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It was as if someone had turned off the tap after that, which the action stopping almost immediately after that fish was taken. There were still a few small bust ups here and there but the action had considerably died down.

We started to troll back towards MG, diverting several time to see if we could entice a strike from some small bust ups.

Along the way home we encountered Steve (Turtleboy) and a friend making their way to the North Shore area.

Brian, Ian, Dan and myself all headed for MG, as it was around 0945 by this stage.

Everyone landed safely without issue. Well done to Dan as it was one of his first surf launches, he handles the launch and return like he'd done it a hundred times.

A great day on the water, great fun chasing Tuna bust-ups, and a very happy day for me to land my first Longtail from the kayak.

Photobucket Pictures, Images and Photos


Contribution from Iain

Hi All,

Thanks for making me welcome on my first Noosa Yakkers trip.

I did my first trip from MG on Friday into some less than pleasant swell. Was getting sucked out of the gutter during the launch faster than I wanted so headed away from the wall and took a wave on an angle, rolling me in. After heading back to the beach for a re-group, I headed out again and walked a very long way out (low tide) and was aided by the local surfing instructor who kindly held me straight as we waited for a break and pushed me out.

It was not quite the break I would personally have gone with but he gave the push and I went. Out the back I hit some big waves (2m swell) just before they broke which was quite an experience. Finally out the back, a bit shaken I rigged up, still fearful of being pushed back in the surf zone.

I trolled up to near Little Halls and back again for no action although did get a slow pull of line out at one stage.

I must share I did not enjoy my time out there in the bigger swell much with the rain coming and going, all with the re-entry back though the surf being in the back of my mind.

Arriving back near MG I stowed everything and proceeded to wait for a break and ran for it. Got a smaller wave that drove my nose under a long way and I rolled.

Good lessons in bigger swell.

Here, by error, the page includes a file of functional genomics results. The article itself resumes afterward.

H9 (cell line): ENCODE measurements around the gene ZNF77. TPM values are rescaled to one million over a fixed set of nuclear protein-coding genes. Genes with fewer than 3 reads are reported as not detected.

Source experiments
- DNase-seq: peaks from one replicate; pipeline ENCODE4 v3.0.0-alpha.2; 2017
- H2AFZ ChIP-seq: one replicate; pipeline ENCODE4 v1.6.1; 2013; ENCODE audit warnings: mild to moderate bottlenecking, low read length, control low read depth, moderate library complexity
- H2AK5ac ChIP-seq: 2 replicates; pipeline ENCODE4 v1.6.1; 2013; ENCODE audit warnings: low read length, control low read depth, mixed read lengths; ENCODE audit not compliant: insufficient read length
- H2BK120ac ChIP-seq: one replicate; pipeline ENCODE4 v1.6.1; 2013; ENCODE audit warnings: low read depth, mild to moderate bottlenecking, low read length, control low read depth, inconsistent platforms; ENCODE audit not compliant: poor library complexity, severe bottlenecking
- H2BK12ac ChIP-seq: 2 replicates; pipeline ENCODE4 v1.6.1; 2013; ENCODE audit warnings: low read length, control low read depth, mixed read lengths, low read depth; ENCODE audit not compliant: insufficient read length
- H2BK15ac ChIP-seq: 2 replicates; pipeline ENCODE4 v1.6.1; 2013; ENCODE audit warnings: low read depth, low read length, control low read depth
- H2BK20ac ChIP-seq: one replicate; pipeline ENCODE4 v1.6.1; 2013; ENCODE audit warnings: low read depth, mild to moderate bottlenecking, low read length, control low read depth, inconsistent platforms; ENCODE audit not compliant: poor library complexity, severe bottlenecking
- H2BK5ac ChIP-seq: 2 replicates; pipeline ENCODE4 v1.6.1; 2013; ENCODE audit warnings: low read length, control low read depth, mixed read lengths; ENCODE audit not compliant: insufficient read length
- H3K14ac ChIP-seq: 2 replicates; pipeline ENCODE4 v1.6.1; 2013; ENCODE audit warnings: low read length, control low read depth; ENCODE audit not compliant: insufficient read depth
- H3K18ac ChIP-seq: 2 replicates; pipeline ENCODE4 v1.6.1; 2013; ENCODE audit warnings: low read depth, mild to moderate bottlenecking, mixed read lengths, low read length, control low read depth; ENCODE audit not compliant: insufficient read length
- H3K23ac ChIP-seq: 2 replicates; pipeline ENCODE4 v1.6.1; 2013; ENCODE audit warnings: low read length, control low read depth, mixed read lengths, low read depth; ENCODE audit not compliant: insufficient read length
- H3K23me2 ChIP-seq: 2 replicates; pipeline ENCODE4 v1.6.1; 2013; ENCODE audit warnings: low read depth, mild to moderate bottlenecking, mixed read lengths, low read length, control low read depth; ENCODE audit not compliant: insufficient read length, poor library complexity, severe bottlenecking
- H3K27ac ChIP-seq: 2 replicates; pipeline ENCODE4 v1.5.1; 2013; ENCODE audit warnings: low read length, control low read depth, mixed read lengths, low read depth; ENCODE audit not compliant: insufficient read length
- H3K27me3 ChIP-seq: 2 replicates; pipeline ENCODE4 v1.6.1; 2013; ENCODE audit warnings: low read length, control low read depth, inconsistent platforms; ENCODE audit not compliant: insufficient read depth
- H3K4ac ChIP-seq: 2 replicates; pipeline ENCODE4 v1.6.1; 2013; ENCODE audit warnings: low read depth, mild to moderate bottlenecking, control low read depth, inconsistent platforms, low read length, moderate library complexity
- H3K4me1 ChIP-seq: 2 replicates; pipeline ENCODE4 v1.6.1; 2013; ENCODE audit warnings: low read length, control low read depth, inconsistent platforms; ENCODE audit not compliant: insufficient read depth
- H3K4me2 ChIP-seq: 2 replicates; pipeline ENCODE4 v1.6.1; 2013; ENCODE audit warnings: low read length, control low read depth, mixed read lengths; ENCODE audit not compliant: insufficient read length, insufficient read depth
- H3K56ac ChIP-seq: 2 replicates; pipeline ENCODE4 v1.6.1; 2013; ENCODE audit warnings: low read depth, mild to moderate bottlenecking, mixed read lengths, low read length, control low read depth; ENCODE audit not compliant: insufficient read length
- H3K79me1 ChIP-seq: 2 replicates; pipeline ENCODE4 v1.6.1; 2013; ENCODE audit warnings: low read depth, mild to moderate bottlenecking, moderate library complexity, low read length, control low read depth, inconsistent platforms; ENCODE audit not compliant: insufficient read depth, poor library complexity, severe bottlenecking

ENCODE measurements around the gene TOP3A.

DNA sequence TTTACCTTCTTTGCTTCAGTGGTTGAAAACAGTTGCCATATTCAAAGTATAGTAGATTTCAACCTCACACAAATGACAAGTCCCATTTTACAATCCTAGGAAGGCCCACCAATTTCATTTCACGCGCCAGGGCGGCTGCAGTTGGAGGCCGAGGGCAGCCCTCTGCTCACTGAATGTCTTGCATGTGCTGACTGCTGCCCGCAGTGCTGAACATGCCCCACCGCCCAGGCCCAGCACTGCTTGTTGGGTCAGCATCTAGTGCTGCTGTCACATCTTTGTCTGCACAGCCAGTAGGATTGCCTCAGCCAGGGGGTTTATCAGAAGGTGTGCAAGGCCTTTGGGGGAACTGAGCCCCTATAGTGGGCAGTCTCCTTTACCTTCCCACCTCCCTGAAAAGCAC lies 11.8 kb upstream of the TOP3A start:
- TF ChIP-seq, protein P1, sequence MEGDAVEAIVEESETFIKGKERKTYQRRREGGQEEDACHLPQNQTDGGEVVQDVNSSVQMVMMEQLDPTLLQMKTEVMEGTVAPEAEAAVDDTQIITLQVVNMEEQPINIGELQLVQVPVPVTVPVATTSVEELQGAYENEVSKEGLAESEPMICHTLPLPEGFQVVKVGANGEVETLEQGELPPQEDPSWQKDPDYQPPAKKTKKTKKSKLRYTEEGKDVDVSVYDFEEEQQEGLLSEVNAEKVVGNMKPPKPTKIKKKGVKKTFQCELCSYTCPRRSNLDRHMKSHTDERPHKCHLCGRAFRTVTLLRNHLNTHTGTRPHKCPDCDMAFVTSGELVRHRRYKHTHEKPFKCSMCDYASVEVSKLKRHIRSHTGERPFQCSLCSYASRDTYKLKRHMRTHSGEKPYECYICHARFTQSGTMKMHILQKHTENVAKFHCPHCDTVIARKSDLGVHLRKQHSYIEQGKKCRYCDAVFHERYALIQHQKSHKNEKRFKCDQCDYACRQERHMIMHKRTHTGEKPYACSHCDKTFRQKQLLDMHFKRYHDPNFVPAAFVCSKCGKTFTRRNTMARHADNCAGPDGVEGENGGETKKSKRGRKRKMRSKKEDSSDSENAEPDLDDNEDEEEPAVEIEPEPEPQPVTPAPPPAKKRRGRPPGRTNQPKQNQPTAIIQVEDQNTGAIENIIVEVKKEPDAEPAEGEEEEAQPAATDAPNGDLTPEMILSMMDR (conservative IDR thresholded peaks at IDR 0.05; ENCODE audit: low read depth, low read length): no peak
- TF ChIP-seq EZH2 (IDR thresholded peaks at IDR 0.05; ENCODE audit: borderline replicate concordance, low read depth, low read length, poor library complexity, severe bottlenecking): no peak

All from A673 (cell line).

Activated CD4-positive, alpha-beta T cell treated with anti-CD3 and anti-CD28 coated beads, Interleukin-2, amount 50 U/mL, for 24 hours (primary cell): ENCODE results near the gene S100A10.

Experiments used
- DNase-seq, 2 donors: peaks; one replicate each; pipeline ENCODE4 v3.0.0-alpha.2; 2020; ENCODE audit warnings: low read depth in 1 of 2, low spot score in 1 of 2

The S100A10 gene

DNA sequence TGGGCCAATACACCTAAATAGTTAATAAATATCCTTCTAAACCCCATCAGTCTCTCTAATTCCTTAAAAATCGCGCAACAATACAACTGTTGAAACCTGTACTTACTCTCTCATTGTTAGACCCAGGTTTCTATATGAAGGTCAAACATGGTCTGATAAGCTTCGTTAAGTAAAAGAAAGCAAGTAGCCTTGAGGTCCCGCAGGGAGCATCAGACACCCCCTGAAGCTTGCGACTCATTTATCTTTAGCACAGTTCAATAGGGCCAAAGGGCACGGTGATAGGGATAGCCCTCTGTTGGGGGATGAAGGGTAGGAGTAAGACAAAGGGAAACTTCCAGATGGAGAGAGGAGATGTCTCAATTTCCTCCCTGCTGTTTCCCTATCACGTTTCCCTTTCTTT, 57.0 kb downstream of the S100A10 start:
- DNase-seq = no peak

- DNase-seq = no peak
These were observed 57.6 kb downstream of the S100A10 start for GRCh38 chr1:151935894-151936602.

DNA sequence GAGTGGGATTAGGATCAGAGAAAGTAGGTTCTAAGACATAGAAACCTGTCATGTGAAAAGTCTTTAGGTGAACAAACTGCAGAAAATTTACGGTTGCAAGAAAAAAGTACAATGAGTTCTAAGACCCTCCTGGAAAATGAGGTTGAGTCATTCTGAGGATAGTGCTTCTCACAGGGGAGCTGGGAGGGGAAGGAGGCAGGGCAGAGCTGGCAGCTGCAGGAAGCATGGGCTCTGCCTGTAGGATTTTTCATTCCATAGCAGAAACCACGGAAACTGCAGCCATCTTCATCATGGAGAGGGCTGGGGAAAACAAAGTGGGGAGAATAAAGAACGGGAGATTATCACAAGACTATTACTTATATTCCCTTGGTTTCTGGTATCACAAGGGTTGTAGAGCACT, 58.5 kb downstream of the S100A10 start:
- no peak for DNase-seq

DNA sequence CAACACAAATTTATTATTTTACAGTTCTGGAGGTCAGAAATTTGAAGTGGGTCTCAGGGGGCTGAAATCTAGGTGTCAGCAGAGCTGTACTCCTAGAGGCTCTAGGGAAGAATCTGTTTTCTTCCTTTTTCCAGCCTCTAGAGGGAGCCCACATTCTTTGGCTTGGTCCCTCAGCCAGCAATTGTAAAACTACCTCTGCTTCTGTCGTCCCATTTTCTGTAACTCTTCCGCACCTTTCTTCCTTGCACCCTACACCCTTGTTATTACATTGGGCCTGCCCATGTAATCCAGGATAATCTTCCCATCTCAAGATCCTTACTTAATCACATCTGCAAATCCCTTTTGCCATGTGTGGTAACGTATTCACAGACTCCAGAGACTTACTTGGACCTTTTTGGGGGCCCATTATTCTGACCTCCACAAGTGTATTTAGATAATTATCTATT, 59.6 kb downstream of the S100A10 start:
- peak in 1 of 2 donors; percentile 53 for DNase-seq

Sunday was beautiful, flat as a tack compared to Friday and got out dry. The bay was very pleasant as we and the other guys watched the Sunrise. I echo the cold comments of others!

I too headed to North Shore and encountered dozens of bust ups. Lost a take on my trolled halco a few seconds in to the fight. Later on I paddled up to a large frenzy of what appeared to be long tails and hooked up first cast on a slug. An exciting time on 15lb on a 4000 series reel but 10 min in I lost it as it broke through my 60lb leader. Tuna?

Loved my time on the water with a great bunch guys surrounded by a lot of big fish.

Thanks all and I look forward to being back there.

Cheers, Iain.

Contribution from Dan

Was good to finally get out with the Noosa Yakkers! And thanks to Sean for loan of the radio.

Having never launched from MG before, I was a little nervous of taking an early morning swim... And with the weather so chilly before sun up, it was in the back of my mind a lot. Thankfully the launch was relatively easy, and I got through ok. I did get a shot of cold water straight onto the privates however, which REALLY woke me up! We rigged up and headed north. I was trolling a 120 Halco, and had a 35g Halco slice ready on the casting rod.

There were bustups everywhere the further north we got. They were all realitively short lived, and seemed to be more one or two fish rather than a big school. Casting the slug into the action as it was on top, and winding straight away seemed to be the trick. Once they submerged, dropping the slug down didn't seem to get any bites which suprised me a little.